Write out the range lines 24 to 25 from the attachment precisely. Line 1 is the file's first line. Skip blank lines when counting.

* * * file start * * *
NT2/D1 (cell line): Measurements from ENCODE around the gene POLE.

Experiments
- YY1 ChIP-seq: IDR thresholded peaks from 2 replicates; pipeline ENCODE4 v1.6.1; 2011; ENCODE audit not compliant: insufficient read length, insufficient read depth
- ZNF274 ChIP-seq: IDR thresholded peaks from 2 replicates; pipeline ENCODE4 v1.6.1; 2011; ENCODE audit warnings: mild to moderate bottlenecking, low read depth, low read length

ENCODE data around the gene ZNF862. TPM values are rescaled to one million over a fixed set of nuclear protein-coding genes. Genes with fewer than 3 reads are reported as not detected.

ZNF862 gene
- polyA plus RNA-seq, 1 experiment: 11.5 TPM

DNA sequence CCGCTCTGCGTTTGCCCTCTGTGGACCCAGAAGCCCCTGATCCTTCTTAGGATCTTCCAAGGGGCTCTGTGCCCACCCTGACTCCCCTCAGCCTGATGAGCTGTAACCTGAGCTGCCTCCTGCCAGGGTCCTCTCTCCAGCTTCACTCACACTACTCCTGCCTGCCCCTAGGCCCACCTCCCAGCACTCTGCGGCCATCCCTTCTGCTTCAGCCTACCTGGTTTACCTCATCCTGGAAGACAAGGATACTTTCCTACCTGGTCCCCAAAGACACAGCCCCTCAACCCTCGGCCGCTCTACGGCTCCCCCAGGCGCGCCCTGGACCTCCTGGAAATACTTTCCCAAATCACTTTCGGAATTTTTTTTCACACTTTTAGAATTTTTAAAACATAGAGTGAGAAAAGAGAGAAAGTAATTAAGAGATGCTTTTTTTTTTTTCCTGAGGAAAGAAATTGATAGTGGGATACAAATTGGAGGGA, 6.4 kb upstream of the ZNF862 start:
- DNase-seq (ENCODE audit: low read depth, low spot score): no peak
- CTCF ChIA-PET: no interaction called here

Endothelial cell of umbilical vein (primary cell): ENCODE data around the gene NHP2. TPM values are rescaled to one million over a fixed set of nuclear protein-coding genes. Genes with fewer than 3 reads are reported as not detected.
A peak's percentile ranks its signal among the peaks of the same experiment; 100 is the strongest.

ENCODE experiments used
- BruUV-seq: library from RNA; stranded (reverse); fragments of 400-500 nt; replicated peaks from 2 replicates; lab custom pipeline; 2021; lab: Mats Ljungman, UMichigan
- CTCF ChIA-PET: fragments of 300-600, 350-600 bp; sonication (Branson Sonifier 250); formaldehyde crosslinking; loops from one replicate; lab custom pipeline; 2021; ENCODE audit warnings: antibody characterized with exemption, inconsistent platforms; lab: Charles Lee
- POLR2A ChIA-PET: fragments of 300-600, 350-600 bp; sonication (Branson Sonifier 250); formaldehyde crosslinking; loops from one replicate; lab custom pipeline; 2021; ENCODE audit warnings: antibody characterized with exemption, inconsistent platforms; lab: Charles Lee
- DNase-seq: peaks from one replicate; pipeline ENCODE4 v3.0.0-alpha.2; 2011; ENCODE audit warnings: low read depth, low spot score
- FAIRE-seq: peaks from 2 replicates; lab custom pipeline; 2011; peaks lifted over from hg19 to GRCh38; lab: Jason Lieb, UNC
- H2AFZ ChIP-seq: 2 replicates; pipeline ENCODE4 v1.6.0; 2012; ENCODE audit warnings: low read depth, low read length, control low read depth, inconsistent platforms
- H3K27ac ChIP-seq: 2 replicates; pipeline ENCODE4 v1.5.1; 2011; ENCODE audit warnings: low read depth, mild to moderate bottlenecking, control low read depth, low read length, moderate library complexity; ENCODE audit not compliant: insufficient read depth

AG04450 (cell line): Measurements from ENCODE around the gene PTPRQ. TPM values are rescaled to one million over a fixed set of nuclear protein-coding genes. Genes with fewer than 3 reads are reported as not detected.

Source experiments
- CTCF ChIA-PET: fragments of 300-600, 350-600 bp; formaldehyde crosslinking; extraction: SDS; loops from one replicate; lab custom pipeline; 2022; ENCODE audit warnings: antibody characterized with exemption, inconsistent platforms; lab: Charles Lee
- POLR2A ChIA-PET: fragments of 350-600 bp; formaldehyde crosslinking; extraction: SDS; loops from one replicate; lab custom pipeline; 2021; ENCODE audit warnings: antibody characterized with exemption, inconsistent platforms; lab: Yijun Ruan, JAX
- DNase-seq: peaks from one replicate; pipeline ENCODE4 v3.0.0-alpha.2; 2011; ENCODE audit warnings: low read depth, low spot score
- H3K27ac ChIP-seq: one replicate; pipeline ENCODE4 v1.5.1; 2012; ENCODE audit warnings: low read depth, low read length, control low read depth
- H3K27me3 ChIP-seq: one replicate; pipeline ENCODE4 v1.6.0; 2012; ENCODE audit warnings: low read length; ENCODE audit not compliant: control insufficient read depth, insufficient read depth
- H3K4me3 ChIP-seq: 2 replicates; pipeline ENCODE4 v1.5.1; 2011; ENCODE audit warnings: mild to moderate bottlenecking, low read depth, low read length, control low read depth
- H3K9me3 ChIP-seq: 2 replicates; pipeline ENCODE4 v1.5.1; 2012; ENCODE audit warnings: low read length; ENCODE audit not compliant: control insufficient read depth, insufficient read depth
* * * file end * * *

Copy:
- POLR2A ChIA-PET: fragments of 350-600 bp; formaldehyde crosslinking; extraction: SDS; loops from one replicate; lab custom pipeline; 2021; ENCODE audit warnings: antibody characterized with exemption, inconsistent platforms; lab: Yijun Ruan, JAX
- DNase-seq: peaks from one replicate; pipeline ENCODE4 v3.0.0-alpha.2; 2011; ENCODE audit warnings: low read depth, low spot score